It depends quite a bit on the lender in question, but at some point between yesterday morning and this morning, the average lender dropped rates at the fastest single-day pace in months. Before you get excited, there's a catch--two or three of them actually.
The first catch is that some lenders split that improvement between yesterday afternoon and this morning. The more general catch is that these sorts of "biggest drop in a long time" observations are almost always seen after rates have just surged to "the highest levels in a long time." That's absolutely the case this time around.
The third catch isn't too important. It involves a bit of deterioration in the bond market resulting in some lenders bumping rates slightly higher this afternoon. The average lender is still in much better shape than yesterday morning (and much worse shape than most any other morning going back to June 2001).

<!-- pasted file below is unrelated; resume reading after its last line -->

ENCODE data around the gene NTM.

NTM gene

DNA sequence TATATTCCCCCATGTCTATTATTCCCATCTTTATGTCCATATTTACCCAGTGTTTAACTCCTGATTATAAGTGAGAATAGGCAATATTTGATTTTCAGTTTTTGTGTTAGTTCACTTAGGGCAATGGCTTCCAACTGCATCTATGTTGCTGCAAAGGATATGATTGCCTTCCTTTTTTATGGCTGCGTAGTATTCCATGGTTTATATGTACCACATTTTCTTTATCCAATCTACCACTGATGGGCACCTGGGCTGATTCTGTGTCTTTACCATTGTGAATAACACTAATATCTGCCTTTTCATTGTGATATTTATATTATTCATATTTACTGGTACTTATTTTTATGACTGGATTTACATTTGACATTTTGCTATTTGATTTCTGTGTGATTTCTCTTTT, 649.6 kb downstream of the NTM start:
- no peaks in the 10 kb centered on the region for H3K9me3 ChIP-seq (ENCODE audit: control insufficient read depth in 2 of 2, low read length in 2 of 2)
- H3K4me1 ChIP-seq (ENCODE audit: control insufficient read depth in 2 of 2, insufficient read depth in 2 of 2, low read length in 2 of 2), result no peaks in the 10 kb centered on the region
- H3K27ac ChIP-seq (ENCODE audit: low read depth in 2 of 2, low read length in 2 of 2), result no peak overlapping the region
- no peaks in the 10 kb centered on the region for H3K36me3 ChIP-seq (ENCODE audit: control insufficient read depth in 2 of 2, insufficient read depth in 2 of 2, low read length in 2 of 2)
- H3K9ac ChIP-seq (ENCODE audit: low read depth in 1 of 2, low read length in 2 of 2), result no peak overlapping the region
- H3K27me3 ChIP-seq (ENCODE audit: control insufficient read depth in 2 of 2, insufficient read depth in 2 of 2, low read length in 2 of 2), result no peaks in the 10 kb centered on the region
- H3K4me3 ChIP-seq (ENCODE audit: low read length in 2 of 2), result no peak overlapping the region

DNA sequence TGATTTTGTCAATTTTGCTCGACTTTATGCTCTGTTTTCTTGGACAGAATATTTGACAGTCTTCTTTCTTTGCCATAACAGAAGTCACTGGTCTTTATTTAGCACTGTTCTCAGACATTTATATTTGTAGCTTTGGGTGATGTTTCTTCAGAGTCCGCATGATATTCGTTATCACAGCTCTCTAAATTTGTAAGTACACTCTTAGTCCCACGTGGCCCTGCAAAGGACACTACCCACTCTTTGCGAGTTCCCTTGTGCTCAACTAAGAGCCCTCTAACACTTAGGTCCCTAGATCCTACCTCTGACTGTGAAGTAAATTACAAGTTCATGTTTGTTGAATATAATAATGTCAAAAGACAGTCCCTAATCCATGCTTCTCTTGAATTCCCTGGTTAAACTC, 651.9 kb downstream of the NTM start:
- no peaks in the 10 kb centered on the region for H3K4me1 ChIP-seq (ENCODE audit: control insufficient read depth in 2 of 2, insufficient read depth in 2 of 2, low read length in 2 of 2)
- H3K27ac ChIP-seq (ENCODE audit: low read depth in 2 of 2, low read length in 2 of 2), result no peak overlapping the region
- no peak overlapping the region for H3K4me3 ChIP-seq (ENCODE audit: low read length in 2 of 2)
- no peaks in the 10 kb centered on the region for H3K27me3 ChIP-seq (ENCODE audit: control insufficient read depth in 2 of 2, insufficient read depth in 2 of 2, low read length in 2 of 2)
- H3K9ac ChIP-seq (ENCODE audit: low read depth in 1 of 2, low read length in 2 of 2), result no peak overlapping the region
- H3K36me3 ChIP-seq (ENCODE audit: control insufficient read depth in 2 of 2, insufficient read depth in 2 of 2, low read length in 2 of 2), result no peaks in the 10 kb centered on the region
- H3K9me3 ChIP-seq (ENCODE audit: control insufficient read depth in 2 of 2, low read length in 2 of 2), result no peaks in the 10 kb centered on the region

Moving on from "catches" to plain old frustrating uncertainty, mortgage rates need new economic data in order to improve. Specifically, rates would need to see less resilience and growth in the economy. Frustratingly, the government shutdown (which looks likely if not certain as of this writing) would prevent several of the most important reports from coming out next week.
Granted, if those reports had come out strong, they would push rates higher, but as it stands, we don't even have an opportunity for meaningful improvement.